When you set up a qualified personal residence trust, you transfer your home or vacation home to an irrevocable trust. For a specified period of time (often 10 to 15 years), you retain the right to use and live in the residence. After that time, the residence transfers to your beneficiaries (usually your children).
In effect, you are giving your home to your children today. But because your children will not receive it until sometime in the future, the value of this gift is discounted (reduced). This uses less of your federal gift and estate tax exemption than if you had kept the home (and any future appreciation) in your estate.
If you die before the term of the trust is over, there is no penalty. Your home will just be included in your taxable estate, which is what would happen anyway without the trust. If you live longer than the duration of the trust and want to keep living there, you will have to pay rent (at fair market value).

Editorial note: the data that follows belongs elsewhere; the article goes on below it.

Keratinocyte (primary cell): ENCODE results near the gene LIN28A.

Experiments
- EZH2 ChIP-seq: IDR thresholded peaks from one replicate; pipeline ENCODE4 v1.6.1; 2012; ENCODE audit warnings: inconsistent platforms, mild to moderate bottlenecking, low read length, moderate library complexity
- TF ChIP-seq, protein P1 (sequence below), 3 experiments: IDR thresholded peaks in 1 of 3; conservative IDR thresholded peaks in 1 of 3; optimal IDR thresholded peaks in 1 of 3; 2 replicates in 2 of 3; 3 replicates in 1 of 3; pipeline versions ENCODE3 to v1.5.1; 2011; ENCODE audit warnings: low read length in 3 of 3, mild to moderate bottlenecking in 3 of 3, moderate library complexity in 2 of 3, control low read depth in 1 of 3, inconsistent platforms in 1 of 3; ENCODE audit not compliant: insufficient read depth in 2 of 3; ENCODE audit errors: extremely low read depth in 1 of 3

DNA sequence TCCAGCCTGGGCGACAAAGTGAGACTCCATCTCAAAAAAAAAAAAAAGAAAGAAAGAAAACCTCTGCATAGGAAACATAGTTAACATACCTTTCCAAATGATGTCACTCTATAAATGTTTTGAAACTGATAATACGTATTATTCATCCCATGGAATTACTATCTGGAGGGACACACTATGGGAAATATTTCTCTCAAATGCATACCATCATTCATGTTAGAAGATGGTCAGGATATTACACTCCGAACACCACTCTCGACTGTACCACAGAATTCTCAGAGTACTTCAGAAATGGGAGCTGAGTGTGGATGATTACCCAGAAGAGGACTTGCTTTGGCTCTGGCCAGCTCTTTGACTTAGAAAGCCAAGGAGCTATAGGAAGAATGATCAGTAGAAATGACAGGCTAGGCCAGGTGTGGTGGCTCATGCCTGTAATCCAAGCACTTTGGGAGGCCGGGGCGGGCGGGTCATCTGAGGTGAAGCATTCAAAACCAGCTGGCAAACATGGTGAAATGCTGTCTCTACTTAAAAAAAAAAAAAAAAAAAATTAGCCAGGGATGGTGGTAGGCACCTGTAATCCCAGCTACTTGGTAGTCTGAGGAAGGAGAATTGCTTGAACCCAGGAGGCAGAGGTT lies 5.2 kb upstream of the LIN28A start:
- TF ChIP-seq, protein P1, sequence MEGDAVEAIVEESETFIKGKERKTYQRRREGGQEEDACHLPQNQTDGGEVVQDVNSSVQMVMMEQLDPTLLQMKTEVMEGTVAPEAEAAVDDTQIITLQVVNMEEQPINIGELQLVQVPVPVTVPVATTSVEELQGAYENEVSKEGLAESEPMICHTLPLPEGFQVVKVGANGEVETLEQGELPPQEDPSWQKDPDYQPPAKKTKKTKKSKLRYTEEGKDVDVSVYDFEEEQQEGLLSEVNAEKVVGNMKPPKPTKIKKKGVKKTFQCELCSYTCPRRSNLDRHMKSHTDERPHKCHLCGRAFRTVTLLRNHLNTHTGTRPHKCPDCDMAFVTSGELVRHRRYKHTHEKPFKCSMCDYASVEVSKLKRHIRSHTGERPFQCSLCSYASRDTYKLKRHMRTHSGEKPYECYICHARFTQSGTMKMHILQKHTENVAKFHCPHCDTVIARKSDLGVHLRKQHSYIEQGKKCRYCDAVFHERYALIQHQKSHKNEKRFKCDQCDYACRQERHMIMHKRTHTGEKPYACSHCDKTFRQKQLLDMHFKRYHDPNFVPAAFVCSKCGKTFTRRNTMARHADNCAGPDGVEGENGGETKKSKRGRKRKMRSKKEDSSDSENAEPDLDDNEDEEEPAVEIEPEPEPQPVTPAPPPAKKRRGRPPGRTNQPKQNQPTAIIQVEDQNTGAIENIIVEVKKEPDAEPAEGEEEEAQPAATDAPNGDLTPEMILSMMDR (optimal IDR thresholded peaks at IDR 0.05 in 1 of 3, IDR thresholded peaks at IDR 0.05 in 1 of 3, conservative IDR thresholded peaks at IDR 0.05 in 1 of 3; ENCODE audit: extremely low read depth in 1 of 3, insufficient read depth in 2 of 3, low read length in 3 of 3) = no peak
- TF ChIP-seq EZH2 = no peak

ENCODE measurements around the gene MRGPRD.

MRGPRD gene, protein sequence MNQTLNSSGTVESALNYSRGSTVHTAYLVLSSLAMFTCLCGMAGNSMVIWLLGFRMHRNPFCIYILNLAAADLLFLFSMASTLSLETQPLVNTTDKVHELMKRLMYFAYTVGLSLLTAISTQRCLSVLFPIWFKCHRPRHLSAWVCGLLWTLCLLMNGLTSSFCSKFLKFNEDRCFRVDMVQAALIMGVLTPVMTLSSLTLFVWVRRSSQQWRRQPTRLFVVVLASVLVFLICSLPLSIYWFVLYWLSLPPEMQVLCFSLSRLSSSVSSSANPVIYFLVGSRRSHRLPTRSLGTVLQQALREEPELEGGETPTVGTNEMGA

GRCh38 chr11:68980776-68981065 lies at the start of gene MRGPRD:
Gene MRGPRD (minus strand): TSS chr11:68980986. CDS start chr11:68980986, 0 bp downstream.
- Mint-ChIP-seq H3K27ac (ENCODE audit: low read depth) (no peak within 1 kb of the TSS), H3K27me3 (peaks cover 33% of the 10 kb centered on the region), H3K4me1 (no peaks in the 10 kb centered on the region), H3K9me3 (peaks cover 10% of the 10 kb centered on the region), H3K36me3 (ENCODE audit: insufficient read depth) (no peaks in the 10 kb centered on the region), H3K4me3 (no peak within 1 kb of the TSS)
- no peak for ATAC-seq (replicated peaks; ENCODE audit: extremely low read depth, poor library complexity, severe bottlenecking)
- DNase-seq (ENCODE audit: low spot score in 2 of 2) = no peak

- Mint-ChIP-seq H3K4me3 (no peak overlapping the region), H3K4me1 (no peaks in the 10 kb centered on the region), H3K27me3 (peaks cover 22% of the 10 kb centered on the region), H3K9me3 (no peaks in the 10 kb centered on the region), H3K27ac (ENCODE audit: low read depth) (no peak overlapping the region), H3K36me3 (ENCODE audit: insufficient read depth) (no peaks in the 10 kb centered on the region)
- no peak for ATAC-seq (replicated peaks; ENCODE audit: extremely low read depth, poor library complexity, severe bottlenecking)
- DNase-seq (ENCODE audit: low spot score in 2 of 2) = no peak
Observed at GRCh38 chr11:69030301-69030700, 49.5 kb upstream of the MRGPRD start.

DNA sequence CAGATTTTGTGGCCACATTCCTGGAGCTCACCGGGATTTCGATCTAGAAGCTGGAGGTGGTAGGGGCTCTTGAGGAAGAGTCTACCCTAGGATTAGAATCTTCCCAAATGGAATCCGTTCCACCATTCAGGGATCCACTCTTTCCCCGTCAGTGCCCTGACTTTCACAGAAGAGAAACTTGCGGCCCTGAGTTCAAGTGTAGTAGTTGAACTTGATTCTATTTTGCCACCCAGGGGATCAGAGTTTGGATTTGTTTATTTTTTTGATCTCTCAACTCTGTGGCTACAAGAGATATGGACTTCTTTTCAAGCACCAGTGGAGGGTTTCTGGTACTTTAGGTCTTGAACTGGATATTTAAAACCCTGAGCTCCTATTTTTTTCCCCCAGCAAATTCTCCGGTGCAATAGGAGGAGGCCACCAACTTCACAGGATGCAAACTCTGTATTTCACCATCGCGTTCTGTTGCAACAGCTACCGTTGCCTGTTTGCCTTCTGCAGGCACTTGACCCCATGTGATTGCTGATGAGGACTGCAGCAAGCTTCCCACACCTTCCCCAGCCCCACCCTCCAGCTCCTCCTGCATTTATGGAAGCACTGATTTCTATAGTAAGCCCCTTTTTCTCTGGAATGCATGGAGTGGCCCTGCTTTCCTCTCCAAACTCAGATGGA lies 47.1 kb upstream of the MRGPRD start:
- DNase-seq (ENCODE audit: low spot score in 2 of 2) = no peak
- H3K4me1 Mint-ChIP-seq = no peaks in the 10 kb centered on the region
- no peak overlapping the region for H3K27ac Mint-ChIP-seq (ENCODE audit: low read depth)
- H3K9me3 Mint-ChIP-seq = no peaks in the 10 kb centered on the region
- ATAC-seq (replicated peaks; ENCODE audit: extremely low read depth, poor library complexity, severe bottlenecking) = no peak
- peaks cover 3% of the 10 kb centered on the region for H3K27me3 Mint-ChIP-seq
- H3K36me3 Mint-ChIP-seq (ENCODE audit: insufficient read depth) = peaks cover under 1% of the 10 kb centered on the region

And, of course, the house will not receive a
stepped-up basis when you die. So you will want to see
whether it's better for your beneficiaries to save the
capital gains taxes or to save the estate taxes.
Price & Farrington,
PLLC - Attorneys and
Counselors at Law